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Co-Founder & Managing Director diconium | Speaker & Author | Fast track to digital leadership | Travelling the world, living in Germany. |

Technological development is advancing rapidly, and soon gas-guzzlers could be a thing of the past.

It’s no secret that I’m an electric car enthusiast. But what really puts a smile on my face is that electric cars are no longer a rarity on German streets! Over the last twelve months, since I plead my case for electro-mobility, a lot has changed. Back in November 2020, the German newspaper Die Zeit, for example, wrote, “The turning point is here.”

Photo by Marc-Olivier Jodoin on Unsplash

Nearly every automobile manufacturer is banking on models with electric motors, and these electric cars have been successful! In 2020, the total number of electric cars registered rose from half a million from the previous year to…

To avoid falling behind, entrepreneurs must not ignore the signals of progress.

Business people walking towards mysterious tunnels. This is entirely 3D generated image.
Image by gremlin on Getty Images

I read in a study by the German digital association Bitkom the other day that the COVID-19 pandemic should have led to a surge in digitization across German industries. To be more specific, digitization has become more important for 95 percent of companies over the past 13 months. Unfortunately, this quote doesn’t necessarily mean that the interviewees have acted. After all, only 61 percent want to “promote digitization in the long run as a result of the pandemic.”

These findings make me wonder: What is holding entrepreneurs in 2021 back from developing a digital business model or transforming their businesses…

How do we want to regulate open access to data in the future?

Photo by Hunter Harritt on Unsplash

Europe’s diversity is a great strength. The fragmentation of the continent, which is often still prevalent, on the other hand, is its greatest weakness. In times of digitalization, this becomes an immense burden. After all, what do the tech giants in the USA and China have in common? They have an almost inexhaustible reservoir of data simply due to their sheer size and the population of their home markets. And all this in a uniform legal, cultural and linguistic area. In a world with the “Internet of Everything”, in which everything is connected, these advantages are amplified even further.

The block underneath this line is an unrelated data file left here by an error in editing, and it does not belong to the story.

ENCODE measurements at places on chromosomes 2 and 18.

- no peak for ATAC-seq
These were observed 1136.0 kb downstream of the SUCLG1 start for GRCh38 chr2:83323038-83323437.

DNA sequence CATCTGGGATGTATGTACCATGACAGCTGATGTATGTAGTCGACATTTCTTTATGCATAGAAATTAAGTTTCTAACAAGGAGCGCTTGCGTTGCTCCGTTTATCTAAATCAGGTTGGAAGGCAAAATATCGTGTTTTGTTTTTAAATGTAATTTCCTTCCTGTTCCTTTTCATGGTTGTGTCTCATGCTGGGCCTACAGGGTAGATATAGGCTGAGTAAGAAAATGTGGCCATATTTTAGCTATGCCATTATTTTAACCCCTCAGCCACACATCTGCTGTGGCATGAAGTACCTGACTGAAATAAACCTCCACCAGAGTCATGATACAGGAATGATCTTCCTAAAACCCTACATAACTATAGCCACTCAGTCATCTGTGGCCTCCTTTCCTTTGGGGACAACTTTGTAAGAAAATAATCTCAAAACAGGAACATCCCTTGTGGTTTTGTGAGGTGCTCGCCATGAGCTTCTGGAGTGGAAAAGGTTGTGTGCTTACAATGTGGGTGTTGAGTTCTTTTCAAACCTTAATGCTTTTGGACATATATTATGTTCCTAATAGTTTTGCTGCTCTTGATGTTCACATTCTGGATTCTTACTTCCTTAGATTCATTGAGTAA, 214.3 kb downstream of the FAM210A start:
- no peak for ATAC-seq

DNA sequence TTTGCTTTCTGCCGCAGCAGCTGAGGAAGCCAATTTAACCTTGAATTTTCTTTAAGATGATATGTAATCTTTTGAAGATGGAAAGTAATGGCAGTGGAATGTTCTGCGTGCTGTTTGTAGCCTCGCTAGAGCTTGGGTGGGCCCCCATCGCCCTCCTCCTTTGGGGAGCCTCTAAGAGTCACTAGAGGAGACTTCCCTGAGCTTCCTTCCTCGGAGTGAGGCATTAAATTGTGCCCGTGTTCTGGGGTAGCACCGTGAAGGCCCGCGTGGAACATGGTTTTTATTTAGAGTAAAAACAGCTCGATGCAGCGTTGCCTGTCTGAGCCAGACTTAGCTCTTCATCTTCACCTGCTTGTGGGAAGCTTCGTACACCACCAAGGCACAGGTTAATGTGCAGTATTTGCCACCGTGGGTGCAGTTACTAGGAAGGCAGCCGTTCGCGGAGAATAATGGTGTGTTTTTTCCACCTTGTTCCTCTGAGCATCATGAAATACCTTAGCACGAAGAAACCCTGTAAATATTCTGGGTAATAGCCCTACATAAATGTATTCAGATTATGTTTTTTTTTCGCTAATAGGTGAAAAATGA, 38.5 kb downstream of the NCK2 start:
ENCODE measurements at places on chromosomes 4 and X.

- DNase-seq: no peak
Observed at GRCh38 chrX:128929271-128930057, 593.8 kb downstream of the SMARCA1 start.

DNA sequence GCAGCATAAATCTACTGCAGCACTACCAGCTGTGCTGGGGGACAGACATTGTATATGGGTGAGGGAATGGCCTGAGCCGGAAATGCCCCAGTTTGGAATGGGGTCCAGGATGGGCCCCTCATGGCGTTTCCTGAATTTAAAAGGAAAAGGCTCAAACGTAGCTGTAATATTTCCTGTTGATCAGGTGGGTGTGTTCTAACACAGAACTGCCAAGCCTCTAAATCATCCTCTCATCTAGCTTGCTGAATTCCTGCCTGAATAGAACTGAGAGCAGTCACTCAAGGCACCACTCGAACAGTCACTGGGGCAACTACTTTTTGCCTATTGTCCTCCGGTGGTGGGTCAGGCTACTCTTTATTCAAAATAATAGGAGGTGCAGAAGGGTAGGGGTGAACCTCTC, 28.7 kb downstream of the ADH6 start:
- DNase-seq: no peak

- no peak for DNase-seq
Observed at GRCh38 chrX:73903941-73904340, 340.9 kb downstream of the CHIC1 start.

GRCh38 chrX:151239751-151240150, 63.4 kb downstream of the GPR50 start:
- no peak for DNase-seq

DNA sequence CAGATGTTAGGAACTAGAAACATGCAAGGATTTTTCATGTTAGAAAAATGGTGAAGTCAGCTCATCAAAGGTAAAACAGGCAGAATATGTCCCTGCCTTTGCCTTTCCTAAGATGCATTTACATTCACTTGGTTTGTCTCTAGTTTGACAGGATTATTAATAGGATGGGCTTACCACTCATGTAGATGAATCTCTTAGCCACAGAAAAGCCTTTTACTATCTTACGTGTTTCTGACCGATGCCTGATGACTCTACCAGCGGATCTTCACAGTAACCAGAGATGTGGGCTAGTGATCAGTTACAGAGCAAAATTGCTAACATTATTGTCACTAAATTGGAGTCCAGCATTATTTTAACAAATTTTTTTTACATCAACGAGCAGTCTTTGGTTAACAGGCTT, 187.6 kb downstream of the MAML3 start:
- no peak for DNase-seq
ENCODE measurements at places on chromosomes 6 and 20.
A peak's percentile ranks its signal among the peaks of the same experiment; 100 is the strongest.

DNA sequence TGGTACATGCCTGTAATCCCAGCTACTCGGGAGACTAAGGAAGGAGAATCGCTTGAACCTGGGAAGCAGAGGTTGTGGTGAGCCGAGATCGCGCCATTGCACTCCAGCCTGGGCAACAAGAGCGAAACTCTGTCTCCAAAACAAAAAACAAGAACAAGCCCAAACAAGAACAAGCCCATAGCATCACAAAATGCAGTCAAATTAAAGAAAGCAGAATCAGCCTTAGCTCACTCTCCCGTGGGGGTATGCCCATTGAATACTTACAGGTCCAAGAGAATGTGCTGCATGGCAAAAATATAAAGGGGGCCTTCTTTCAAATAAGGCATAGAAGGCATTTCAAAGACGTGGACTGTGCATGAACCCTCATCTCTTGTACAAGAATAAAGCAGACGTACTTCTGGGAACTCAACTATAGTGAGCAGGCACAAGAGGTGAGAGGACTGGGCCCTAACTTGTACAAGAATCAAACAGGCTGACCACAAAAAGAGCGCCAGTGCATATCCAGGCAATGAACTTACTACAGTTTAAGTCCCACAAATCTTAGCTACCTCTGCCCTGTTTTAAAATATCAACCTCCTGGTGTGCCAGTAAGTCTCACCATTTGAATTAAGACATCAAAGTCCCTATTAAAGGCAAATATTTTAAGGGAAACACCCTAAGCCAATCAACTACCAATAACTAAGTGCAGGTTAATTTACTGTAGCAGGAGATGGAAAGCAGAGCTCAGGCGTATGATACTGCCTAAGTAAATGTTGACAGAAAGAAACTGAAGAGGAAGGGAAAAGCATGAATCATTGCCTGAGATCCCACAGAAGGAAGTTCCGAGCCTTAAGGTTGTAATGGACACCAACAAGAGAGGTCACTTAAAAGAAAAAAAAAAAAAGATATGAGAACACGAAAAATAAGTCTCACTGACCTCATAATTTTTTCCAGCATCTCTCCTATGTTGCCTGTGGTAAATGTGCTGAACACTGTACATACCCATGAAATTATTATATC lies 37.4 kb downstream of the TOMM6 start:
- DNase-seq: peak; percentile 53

Or, When E-commerce Knows What the Customer Wants

Photo by Drew Beamer on Unsplash

A kiss on his Qualitypad had been enough to sign up for TheShop’s premium service OneKiss. Now Peter Unemployed gets the company’s products sent to him automatically, without having to order them. This sounds like a work of fiction, right? In Marc-Uwe Kling’s bestseller Qualityland, a system calculates what the protagonist consciously or unconsciously wants, without them intervening in the process. When Peter Unemployed tries to return a pink dolphin vibrator, the android at the service center says: “I’m afraid that’s not possible”. Peter Unemployed replies that he doesn’t want the vibrator…

Do you know how an algorithm works? These calculation instructions belong to the invisible black boxes of our digital society. They are often just simple sequences of commands: “If this, then that.” “Check if, otherwise …” “Compare A with B, and do that.” In fact, most algorithms are freely accessible, and even today’s so-called artificial intelligence is based on publicly-available software. Dark secrets may exist here too, but the demands for disclosure of their contents misses the real problem, which lies elsewhere.

Photo by NASA on Unsplash

How self-learning algorithms handle information is probably as difficult to explain and understand as the inner workings of…

Here’s how it’s done

A man with a furry hat holding a sparkler.
Photo by Matt Palmer

When Oskar was younger, he couldn’t wait to log in to an online maths game, making sure he never missed one so he could keep advancing from level to level. Online games for school and work run on the school’s internet platform. Gamification is very well-received by students. Through the gamification of learning, students literally learn their subject matter through play.

It is a utopia. Specifically, it is a utopia where learning content is tailored uniquely to the levels of knowledge and ability of each individual student, outlined in my book Digitalismus (Digitalism). Everyone learns differently. Some learn by seeing…

Why online retailers should not bury their heads in the sand, especially at the beginning of the end of the pandemic.

In the local retail industry, hardly a day goes by without an Amazon scolding. There is talk of “unfair conditions”, of “cutthroat competition”, a “quasi-monopoly”. I say: if you complain about Amazon, take a look at yourself first. The failure of online competition is homemade. I wrote an article about this more than two years ago — since then, surprisingly little has changed in the industry. The good news is that there is still plenty of potential to do better — especially since the global coronavirus pandemic is changing the e-commerce business with new target groups. …

Daniel Rebhorn

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